Mental toughness: it is not magic and you are not born with it. It is the will to win and the will to put everything on the line. It is something that can be developed… learned. Before I elaborate, when I use the word “win” I do not only mean the literal win (first place) I refer to every single runner out there trying to beat that one friend or opponent; that runner out there yearning to set a new PR at some race; that runner trying to qualify for the Boston Marathon or finish their first marathon. I am addressing nearly everyone… not just those front-runners and Olympians!
There is an adage based in the psychology of sports that goes something like this: good teams find ways to win in situations that poor teams will lose. Likewise, “good” runners find ways to win in situations that other runners will lose. I’m not talking about talent. I’m talking about finding ways to win even when you are down; not having a good race; being put in a place you are unaccustomed to such things as behind on splits or behind runners you normally beat; or struggling to keep up on a bad day. I tell my runners “give me your best bad day ever.”
“Good” runners find ways to pull it out. “Good” runners find ways to pass someone or stay with someone even on a bad day. “Good” runners will stay with leaders to give them a chance to pick off the victory in a sprint. “Good” runners have many strategies to get through bad patches in a race and still stay in the hunt. “Good” runners don’t back off when the going gets rough. “Good” runners stay on their goal marathon pace one way or another.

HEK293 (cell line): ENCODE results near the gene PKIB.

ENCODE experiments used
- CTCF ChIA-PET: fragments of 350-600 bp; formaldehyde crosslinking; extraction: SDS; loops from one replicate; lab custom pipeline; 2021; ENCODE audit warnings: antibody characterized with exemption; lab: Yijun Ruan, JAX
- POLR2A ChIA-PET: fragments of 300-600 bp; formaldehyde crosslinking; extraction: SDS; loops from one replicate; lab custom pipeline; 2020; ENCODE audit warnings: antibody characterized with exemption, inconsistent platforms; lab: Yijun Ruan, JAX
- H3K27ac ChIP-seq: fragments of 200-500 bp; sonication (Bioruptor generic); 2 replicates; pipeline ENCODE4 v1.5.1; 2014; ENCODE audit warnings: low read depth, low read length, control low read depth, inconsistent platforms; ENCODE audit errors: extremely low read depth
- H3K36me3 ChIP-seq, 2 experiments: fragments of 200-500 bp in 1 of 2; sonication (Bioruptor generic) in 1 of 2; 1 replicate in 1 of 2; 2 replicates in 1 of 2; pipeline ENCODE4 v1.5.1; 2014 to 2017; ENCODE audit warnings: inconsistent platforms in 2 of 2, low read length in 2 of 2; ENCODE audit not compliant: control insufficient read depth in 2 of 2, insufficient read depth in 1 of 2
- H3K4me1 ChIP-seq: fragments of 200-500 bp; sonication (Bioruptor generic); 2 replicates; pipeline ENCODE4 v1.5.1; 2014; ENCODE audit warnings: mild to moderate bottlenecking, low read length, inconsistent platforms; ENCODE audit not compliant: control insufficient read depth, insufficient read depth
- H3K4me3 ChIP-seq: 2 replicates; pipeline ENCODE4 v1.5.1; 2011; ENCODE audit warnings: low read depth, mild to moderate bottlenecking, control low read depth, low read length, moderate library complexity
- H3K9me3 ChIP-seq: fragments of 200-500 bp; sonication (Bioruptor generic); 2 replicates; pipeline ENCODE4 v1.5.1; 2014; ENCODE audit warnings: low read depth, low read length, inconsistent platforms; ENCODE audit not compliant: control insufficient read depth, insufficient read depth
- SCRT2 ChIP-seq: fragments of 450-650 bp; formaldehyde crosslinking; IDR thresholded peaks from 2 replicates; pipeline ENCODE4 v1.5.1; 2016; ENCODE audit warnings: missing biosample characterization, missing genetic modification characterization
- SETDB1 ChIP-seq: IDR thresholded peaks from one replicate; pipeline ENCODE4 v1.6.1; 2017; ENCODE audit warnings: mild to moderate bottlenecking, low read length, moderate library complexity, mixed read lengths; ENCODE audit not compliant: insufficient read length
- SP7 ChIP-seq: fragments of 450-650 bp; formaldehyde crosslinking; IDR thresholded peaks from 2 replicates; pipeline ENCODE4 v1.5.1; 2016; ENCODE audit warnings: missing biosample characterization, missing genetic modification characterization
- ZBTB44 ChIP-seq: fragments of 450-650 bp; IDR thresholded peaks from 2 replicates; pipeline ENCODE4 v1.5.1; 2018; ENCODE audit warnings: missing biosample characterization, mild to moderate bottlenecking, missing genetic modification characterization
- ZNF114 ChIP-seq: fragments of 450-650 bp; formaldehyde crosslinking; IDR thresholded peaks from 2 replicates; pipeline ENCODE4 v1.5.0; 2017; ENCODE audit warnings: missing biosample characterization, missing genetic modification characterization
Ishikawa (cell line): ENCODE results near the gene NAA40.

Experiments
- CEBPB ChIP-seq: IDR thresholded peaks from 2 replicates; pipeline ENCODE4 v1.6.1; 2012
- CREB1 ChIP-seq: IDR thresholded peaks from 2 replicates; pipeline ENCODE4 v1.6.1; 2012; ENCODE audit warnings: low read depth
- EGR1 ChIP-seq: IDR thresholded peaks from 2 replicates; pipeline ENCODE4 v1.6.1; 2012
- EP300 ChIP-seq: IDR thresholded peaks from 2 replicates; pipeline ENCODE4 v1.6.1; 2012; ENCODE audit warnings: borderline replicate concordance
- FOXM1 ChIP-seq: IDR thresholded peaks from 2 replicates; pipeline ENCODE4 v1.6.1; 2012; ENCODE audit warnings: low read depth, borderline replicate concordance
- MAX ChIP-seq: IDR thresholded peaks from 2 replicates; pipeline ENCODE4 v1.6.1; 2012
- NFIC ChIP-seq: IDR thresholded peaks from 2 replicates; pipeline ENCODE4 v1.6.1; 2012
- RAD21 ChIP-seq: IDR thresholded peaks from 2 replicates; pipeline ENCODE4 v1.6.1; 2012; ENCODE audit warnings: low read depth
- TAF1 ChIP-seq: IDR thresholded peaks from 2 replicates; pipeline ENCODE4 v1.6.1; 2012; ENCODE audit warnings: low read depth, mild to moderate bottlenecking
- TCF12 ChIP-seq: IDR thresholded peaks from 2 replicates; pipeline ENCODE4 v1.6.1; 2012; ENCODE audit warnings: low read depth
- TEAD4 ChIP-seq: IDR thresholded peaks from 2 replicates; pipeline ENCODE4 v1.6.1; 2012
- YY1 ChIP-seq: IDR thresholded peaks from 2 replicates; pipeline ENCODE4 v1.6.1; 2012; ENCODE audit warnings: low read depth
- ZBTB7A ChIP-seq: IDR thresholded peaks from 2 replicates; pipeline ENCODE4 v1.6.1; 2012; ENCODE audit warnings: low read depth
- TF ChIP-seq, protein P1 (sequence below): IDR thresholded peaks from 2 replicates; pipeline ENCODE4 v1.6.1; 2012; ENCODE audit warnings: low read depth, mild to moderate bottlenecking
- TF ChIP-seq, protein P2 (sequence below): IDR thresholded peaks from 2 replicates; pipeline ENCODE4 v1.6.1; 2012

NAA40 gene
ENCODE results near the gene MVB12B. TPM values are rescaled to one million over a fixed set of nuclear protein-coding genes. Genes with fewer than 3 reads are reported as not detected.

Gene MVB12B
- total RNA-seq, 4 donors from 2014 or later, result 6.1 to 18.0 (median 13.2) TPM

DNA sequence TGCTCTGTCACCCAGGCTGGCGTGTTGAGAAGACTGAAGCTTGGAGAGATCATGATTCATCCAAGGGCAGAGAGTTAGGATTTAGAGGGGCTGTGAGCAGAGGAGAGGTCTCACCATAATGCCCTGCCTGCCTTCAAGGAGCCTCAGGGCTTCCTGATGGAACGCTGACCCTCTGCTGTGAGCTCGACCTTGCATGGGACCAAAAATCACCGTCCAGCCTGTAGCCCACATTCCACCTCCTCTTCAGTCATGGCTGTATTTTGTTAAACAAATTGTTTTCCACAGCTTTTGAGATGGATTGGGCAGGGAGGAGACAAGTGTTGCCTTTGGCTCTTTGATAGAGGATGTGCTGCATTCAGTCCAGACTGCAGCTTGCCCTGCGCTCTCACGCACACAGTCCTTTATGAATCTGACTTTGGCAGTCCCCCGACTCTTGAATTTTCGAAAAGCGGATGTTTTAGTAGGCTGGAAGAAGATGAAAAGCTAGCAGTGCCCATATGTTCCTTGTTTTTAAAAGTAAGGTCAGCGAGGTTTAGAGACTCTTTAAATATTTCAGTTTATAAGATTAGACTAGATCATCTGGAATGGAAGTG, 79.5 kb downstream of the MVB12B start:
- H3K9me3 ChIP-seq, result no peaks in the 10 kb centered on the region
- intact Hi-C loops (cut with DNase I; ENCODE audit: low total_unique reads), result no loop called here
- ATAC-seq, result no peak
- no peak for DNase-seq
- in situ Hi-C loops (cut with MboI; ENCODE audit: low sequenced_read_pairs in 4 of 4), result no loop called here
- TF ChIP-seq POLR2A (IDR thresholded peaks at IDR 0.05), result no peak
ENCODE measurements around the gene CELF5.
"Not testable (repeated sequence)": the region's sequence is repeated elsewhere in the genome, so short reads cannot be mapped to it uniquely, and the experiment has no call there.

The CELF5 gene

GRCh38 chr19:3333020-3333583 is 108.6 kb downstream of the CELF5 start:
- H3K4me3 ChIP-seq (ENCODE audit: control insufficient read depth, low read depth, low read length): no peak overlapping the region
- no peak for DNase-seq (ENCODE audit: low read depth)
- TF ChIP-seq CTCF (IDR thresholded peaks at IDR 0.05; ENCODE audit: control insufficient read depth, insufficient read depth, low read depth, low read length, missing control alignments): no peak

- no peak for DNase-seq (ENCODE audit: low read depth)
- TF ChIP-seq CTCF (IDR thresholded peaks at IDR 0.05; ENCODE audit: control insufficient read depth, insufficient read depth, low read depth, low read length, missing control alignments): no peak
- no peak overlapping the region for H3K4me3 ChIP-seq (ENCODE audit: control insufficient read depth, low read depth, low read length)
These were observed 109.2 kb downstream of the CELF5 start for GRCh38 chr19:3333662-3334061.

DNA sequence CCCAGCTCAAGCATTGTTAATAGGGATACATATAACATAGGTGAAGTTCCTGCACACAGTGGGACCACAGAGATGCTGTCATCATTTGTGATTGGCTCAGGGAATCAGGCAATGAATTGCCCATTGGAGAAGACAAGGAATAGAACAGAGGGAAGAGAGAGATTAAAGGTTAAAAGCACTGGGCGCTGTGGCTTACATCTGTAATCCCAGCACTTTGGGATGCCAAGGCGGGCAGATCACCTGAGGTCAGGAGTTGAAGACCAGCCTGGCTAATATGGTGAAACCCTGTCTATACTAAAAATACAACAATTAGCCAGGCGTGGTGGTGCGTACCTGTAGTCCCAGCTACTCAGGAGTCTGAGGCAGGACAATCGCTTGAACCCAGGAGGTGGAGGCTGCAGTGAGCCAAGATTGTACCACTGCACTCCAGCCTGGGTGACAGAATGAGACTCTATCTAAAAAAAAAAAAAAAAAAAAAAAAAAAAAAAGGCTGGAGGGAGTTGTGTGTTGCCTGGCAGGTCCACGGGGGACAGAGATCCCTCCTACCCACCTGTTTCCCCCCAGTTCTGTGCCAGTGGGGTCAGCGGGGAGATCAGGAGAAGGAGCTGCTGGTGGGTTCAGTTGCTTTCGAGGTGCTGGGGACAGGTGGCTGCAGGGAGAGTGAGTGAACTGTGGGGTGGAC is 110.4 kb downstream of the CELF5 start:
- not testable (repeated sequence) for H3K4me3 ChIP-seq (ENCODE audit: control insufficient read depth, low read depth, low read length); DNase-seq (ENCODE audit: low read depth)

This requires more than physical conditioning. Because given two athletes in top physical condition, the one who can fight through adversity will win. Anyone can run well when everything goes their way and you feel great. That is the easy stuff. The real question is how do you react when things are going bad in a race?
This is an element of mental toughness. Someone who is brittle will flop when they are under adverse conditions. But, how many can say they gave it their all, and had the “best bad day possible.” They are also the runners who find excuses for not performing. They are so often willing to blame everything from coaches, to training schedules, to the weather, to the terrain for their bad performance. Of course the excuses go on and on, that is one reason I wrote “Coach, I couldn’t run because…” (due out in January ’09). There are as many excuses as there are runners, races and conditions. “Good” runners simply don’t use them.
The big question is how do you get mentally tough… how do you become one of those “good” runners? It starts in your training. If you are one to cut workouts short because you don’t feel good; if you take short cuts in your training; if you wimp out on a run because of adverse weather; if you back off prescribed workout training paces when it gets uncomfortable; then you are not practicing to be tough. You are conditioning your body and mind to give in at the first signs of fatigue or discomfort.
Get your mind in gear! Do those reps as prescribed. Do those goal paced runs as prescribed. Hang in there for just one more rep or one more mile. Find out which mind games work for you. Tune in. Tune out. You’ll call upon everything you learned about yourself and apply it to race day. Get tough and be a No Excuse Runner.
[NOTE: Do not misinterpret comments in this post. I do not in any way recommend going to limits that will injure or re-injure you. You and your coach must learn what you can tolerate; and know the difference between discomfort in extending your efforts and hurting you. This is NOT a no-pain-no-gain philosophy revisited.]